[1] Referring to a normal preview API in the same module is allowed without a warning / error (--enable-preview / no --enable-preview, respectively) See "Special rules for declarations of preview APIs" in JEP 12.

      The table above describes behavior that has existed in JEP 12 since inception, and subsumes a more limited table that described behavior for "APIs associated with preview language features" in an earlier CSR (JDK-8231411). The formulation of the table above is as follows:

      • The rows "Preview language feature" and "A class declared using a preview language feature" describe longstanding behavior from JEP 12, prior to it dealing with APIs in any way.
      • The row "Normal preview API" corresponds to the "Essential" row in the earlier CSR.
      • The row "Reflective preview API" corresponds to the "Non-essential" row in the earlier CSR.

      The precise output of javac for a "mandatory warning" is unchanged from JDK 15:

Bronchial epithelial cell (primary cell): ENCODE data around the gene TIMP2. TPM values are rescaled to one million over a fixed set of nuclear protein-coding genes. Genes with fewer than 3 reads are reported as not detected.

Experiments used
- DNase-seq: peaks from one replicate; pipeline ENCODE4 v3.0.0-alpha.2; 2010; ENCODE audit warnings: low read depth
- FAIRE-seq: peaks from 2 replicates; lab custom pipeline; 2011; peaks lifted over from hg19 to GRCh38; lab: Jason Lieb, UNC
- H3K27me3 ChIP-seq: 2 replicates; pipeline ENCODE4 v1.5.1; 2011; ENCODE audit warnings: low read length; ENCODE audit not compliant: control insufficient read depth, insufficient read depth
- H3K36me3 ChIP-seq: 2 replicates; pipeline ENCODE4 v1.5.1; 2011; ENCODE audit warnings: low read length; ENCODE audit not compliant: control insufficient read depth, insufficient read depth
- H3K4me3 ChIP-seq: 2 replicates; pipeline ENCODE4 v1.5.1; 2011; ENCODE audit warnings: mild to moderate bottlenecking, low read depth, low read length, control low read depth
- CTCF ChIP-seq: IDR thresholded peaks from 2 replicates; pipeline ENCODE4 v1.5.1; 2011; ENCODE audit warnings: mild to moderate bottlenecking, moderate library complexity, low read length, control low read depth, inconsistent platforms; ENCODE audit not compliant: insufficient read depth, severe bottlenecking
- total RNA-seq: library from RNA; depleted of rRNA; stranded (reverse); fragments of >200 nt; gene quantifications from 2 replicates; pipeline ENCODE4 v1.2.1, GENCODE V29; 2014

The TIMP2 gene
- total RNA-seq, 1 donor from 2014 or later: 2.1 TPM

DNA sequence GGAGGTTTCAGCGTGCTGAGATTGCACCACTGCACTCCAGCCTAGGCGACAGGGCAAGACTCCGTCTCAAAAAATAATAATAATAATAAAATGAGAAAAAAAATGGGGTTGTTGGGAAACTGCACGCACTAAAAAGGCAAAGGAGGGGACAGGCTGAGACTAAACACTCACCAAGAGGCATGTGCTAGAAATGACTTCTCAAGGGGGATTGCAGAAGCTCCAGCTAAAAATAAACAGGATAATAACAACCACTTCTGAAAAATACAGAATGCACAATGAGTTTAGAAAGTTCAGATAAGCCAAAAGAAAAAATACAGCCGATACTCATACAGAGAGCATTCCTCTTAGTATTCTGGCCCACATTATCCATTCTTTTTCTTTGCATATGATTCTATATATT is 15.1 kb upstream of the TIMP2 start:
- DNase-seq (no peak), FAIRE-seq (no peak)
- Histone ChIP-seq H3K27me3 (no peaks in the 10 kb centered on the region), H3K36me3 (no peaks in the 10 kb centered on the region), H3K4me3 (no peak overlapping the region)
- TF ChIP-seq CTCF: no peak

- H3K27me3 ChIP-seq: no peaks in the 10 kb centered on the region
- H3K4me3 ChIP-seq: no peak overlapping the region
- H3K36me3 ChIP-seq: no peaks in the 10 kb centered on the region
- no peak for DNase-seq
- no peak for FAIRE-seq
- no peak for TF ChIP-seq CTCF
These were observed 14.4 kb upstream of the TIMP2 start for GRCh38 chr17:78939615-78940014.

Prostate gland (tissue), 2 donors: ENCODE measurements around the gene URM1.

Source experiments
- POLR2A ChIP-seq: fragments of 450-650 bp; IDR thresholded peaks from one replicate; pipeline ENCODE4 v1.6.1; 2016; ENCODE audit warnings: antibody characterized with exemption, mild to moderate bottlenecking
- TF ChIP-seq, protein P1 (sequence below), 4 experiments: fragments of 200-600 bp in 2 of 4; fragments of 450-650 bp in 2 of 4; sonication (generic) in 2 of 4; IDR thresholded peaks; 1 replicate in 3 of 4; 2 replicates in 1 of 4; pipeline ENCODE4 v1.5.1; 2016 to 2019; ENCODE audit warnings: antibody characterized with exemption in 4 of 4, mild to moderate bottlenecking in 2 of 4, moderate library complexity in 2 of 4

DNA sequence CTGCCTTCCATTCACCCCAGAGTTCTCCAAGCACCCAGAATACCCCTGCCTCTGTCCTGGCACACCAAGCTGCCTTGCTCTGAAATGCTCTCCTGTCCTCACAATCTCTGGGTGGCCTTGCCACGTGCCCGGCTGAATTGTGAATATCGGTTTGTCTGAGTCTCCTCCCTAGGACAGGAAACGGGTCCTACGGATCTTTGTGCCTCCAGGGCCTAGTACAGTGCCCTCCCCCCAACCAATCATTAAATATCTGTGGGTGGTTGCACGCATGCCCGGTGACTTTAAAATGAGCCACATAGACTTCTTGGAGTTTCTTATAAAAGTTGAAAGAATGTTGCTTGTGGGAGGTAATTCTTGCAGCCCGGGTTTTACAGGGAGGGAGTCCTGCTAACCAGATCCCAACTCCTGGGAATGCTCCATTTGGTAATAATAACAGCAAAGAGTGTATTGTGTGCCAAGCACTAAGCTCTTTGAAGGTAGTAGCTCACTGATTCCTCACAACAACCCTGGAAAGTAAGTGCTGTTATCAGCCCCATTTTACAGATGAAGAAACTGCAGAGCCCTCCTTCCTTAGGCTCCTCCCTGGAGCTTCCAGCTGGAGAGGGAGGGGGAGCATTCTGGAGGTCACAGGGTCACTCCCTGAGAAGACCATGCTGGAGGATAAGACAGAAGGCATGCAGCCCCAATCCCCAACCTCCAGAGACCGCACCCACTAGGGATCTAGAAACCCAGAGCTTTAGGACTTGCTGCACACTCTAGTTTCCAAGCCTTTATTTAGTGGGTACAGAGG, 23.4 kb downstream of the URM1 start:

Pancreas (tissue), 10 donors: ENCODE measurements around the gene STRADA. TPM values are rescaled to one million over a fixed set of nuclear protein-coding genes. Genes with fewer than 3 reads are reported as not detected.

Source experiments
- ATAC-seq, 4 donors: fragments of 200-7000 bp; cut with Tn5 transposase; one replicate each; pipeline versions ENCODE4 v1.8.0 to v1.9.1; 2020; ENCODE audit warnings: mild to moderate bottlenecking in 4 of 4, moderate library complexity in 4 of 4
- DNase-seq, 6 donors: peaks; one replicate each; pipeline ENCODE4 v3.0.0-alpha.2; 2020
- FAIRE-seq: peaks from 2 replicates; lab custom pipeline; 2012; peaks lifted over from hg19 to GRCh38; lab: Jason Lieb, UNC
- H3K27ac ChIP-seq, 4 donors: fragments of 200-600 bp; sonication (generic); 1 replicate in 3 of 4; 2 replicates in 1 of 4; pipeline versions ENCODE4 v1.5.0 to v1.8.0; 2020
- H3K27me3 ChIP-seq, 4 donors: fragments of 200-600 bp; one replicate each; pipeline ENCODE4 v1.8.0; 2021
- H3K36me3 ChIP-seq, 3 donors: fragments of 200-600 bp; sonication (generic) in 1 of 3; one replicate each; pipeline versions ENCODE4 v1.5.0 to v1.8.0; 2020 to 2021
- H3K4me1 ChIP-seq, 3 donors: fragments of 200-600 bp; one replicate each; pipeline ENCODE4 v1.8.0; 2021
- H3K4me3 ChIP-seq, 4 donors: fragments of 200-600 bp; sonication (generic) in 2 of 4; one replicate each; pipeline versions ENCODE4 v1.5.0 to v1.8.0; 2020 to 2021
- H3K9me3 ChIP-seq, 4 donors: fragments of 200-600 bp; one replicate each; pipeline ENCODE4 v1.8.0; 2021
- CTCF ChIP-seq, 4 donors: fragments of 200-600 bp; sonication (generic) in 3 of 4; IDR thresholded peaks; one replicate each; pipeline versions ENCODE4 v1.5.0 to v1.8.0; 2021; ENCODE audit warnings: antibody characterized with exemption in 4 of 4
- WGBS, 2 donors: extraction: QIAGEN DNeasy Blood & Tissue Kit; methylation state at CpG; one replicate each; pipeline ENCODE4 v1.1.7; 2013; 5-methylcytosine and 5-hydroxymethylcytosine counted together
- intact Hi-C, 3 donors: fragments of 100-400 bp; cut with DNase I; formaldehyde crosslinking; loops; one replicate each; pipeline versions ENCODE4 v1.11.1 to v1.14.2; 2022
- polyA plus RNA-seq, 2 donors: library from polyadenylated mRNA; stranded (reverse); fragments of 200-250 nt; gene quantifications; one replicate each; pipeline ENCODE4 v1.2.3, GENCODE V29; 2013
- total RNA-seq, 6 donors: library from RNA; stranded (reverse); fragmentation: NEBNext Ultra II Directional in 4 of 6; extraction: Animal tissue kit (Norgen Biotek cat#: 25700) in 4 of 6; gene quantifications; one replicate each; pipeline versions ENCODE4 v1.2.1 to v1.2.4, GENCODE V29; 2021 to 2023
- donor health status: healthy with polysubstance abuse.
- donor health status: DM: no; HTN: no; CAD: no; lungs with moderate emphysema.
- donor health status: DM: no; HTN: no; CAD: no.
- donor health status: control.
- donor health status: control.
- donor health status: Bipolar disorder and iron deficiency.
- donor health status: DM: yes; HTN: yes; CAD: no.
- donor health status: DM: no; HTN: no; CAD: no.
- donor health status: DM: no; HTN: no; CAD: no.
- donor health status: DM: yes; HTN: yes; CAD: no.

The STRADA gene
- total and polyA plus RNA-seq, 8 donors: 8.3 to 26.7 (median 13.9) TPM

• With -Xlint:preview, a warning on each occurrence.
      • With -Xlint:-preview, a summary at the end of the compilation, stating preview features have been used.

      The default setting for the preview lint is unchanged from JDK 15:

      • -Xlint:preview when no --enable-preview is present.
      • -Xlint:-preview when --enable-preview is present.

      An explicit -Xlint setting overrides this default.

      javac marks a class file as depending on preview features (minor_version 65535) under the following conditions:

      • The corresponding source code uses a preview language feature, or a class declared using a preview language feature, or a normal preview API. (Use of a reflective preview API is exempt; see "Special rule for use of reflective preview APIs" in JEP 12.)
      • The corresponding source code is part of a preview API. (See "Special rules for declarations of preview APIs" in JEP 12.)
      • javac uses a preview VM feature in the generated class file.

      This is a change from JDK 15, where all class files are marked as depending on preview features when compiling with --enable-preview.

        Attachments

        1. jep12-jls.txt
          4 kB
        2. jep12-2020-12-07.md
          55 kB
        3. JEP12.zip
          39 kB

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              Assignee:
              jlahoda Jan Lahoda
              Reporter:
              jlahoda Jan Lahoda
              Reviewed By:
              Alex Buckley
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                Updated:
                Resolved: